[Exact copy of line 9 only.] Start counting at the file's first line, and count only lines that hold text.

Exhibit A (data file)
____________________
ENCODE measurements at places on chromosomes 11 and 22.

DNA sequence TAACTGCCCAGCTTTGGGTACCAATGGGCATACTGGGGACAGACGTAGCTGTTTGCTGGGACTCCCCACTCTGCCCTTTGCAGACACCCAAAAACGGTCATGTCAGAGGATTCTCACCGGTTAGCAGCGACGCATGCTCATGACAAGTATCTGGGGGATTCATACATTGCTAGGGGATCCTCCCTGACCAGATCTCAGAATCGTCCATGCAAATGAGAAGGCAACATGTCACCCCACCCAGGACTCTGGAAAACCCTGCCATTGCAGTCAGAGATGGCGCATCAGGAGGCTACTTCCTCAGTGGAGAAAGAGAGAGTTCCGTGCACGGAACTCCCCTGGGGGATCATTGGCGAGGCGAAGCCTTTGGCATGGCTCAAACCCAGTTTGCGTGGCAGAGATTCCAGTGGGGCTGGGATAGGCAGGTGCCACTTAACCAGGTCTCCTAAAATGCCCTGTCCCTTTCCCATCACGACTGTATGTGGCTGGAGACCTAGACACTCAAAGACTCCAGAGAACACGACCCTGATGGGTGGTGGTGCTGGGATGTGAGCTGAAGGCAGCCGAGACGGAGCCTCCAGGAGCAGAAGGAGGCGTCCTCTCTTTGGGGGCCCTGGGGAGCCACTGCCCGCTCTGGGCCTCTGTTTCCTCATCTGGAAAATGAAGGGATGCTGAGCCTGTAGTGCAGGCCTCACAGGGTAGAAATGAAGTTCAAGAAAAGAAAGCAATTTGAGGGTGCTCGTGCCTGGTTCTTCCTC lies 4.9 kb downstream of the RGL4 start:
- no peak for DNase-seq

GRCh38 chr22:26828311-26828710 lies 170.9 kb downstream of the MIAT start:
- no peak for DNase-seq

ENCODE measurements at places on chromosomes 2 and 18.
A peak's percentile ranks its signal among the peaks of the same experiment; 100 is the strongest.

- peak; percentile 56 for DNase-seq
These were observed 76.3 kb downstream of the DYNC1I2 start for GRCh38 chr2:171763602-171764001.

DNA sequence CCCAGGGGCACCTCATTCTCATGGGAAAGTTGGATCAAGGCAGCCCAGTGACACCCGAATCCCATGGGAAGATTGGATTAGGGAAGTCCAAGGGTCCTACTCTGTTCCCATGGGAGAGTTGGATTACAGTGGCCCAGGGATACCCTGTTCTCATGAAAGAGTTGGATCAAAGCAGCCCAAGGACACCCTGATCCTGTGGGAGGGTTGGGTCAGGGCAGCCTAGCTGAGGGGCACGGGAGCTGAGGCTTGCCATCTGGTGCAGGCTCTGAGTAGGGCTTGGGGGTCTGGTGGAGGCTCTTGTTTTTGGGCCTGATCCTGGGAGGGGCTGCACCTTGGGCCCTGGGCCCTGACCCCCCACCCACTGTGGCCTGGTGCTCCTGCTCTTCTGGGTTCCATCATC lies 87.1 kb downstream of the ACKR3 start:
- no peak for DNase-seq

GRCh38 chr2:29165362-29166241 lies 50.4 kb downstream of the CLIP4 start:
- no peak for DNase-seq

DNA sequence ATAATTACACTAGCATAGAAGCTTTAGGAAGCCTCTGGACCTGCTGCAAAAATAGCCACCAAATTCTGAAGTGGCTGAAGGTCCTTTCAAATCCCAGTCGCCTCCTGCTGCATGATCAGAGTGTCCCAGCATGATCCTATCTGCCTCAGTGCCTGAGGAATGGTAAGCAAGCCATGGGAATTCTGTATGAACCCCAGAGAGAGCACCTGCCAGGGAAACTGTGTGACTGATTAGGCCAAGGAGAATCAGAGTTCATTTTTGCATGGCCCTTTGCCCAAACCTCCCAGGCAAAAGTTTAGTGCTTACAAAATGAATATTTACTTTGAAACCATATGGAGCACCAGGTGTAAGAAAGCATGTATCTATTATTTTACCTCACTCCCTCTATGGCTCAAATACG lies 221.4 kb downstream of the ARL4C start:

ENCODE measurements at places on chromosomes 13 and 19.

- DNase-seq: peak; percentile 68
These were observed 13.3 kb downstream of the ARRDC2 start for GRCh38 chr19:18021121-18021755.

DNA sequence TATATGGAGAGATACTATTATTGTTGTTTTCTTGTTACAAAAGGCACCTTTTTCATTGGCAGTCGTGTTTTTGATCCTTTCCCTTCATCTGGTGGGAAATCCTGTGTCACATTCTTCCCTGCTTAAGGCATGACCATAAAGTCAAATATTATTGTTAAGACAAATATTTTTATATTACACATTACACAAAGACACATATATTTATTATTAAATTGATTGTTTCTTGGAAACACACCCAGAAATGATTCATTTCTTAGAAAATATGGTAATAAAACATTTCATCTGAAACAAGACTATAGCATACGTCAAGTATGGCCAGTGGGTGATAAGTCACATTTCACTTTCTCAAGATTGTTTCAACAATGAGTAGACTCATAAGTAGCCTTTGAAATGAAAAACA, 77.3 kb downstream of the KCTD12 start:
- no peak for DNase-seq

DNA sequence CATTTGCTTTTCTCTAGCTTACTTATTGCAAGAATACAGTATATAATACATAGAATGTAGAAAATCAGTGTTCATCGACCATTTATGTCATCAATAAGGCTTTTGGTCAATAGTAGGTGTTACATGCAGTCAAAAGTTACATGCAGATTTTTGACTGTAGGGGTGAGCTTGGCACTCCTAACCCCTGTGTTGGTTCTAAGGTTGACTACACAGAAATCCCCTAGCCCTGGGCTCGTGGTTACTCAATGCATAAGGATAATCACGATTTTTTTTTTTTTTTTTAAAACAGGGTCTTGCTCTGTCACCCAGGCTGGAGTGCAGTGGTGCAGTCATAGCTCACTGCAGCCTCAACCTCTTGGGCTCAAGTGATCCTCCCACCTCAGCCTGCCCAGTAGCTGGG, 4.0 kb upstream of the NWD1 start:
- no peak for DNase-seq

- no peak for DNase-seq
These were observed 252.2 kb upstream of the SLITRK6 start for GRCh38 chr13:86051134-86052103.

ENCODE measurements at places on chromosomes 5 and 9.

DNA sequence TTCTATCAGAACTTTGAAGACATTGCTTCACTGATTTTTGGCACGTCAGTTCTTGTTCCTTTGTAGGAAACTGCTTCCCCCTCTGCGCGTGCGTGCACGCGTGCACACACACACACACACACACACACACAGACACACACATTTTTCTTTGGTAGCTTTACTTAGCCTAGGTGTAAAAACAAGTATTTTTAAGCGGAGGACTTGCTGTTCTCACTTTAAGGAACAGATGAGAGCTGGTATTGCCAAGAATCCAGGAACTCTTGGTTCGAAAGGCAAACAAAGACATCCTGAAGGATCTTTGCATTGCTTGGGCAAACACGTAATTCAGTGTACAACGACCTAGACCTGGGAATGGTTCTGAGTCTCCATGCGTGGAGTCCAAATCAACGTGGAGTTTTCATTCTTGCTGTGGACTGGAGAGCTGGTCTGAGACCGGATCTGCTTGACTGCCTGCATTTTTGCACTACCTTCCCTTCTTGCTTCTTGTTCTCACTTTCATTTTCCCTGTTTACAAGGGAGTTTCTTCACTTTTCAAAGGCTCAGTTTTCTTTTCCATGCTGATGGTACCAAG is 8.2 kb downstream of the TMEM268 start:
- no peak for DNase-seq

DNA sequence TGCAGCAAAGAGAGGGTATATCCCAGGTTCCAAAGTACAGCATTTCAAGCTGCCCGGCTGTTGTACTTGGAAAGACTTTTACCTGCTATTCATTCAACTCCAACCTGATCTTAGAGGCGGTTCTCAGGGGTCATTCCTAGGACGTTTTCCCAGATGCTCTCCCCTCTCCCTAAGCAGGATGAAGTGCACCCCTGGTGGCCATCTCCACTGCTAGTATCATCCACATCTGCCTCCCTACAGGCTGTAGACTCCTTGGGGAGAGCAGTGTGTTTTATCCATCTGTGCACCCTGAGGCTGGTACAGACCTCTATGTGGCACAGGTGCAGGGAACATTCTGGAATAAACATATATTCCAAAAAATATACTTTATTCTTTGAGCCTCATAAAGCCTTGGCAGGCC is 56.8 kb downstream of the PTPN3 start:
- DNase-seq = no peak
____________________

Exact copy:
These were observed 76.3 kb downstream of the DYNC1I2 start for GRCh38 chr2:171763602-171764001.